Fecal Transplants Now Available in Pill Form
Fecal transplants, a relatively new medical procedure, have become that much easier and accessible via a new form, a pill.
The pill is made by OpenBiome, a stool bank that would send fecal samples to people who needed treatment for serious stomach conditions like C. difficile, The New York Times reports.
The pill's development took more than a year, and its success was recently made public at a conference in Europe. A major challenge OpenBiome had to overcome was the fact the feces had to be frozen and freeze dried. OpenBiome eventually developed a pill that captured microbes in a watery fat.
Patients then swallow the pill and it dissolves in the upper small intestine.
When the pill was tested, a dose of 30 pills cure 70 percent of patients battling C. difficile. Those who were not cured in the first go, often found success with the second, when the success rate rose to 94 percent.
The entire idea is that a person's mirco biome, or the veritable universe of bacteria that lives in a person's stomach, is best treated by introducing natural bacteria from another person rather than through artificial treatments like antibiotics, which themselves can sometimes trigger problems in the micro biome by wiping out the "good" bacteria people need to maintain healthy bodily functions like digestion.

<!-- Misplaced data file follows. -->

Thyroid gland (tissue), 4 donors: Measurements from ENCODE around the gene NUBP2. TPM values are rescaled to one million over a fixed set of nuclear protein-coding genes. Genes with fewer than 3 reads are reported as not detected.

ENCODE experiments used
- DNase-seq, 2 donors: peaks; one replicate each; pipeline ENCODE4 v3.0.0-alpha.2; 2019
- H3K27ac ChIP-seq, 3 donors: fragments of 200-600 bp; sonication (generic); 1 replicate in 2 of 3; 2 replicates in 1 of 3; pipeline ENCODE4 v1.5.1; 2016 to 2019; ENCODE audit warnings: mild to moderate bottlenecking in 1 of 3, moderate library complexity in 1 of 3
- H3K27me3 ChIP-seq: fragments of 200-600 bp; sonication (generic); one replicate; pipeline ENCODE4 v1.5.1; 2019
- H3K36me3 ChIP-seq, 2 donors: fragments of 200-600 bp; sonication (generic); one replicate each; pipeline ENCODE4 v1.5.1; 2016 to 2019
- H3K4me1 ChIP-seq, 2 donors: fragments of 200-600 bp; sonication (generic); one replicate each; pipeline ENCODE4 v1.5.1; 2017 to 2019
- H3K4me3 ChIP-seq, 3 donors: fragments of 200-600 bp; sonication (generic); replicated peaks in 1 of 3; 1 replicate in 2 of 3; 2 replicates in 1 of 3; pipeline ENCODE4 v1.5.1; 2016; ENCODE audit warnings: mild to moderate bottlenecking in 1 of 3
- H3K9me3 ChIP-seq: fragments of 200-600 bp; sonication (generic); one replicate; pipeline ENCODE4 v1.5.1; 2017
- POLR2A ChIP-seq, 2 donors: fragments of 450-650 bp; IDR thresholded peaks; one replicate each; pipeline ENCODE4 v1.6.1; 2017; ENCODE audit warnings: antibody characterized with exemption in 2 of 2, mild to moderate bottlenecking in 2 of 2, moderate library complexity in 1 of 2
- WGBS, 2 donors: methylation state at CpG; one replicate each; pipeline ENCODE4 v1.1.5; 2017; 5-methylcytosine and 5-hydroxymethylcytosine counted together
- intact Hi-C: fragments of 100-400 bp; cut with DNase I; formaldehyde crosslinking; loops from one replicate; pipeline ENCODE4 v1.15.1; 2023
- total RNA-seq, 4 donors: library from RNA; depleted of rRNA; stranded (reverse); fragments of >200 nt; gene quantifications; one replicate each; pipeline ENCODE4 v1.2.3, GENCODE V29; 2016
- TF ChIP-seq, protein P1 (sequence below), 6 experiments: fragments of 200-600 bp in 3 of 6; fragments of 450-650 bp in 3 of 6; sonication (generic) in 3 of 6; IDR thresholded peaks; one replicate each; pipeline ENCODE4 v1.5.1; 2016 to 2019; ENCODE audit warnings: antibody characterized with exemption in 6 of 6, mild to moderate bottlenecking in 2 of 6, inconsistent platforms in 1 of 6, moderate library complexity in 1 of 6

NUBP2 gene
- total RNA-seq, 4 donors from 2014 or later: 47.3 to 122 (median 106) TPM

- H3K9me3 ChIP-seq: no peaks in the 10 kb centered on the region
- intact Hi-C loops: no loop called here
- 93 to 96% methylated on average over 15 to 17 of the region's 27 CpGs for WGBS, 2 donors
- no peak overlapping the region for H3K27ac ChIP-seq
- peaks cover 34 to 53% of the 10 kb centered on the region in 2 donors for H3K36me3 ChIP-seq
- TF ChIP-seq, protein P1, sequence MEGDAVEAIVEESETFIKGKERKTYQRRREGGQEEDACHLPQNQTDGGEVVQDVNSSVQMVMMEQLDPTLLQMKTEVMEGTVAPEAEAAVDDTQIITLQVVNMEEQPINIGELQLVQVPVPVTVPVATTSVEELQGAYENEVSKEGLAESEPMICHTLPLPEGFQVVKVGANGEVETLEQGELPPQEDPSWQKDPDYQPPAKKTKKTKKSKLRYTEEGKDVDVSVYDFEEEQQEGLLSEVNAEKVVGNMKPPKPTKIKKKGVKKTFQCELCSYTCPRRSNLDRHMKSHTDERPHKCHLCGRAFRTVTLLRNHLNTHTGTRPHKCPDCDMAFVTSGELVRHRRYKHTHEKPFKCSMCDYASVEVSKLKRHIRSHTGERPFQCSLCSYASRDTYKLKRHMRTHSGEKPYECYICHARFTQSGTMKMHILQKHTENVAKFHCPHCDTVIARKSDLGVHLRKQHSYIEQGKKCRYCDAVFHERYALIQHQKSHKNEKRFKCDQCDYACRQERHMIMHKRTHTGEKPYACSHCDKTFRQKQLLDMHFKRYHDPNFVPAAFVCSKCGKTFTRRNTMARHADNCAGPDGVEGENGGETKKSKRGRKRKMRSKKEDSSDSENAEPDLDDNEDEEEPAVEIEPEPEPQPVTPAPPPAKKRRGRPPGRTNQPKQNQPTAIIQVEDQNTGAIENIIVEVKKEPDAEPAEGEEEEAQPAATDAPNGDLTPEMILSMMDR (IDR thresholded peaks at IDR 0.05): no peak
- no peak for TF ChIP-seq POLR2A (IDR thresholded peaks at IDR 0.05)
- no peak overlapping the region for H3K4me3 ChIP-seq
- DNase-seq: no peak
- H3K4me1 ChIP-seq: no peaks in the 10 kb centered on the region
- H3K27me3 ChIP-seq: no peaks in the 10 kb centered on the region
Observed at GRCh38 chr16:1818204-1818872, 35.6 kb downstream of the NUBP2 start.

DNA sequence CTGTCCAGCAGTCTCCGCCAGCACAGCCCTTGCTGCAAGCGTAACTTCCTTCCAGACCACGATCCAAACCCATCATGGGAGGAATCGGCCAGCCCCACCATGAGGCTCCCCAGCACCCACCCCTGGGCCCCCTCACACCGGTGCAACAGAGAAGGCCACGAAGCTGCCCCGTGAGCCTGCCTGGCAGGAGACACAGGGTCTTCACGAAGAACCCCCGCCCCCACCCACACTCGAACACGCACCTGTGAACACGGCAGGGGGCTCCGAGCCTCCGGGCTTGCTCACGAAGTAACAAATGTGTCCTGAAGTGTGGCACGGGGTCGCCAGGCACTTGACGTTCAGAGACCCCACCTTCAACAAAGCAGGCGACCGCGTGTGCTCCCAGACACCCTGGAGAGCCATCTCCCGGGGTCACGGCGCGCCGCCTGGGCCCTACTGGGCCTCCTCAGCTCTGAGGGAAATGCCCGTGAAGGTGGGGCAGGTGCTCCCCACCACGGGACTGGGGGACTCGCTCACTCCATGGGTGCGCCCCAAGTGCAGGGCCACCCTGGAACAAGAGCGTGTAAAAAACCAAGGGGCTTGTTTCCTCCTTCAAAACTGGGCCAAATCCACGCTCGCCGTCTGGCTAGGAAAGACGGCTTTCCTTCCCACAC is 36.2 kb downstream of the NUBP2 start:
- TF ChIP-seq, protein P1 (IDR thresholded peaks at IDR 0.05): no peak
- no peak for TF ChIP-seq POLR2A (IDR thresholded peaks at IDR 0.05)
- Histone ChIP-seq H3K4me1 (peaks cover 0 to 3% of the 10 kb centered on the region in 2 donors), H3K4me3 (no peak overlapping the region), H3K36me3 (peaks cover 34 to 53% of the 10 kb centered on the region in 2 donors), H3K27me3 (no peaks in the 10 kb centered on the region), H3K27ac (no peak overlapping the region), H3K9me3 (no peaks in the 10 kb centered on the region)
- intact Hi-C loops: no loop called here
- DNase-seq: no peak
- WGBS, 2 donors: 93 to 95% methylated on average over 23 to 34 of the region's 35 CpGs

Antibiotics can sometimes kill all the other bacteria needed in the mirco biome, allowing C. difficile to spread, killing 15,000 annually. Making matters worse is that C. difficile is increasingly resistant to antibiotics, limiting the possible treatments that doctors can give to patients.
Before the pill, fecal transplants had to be done via an invasive means like an enema or colonoscopy, further limiting the appeal of a treatment that involves inserting someone else's excrement into one's body.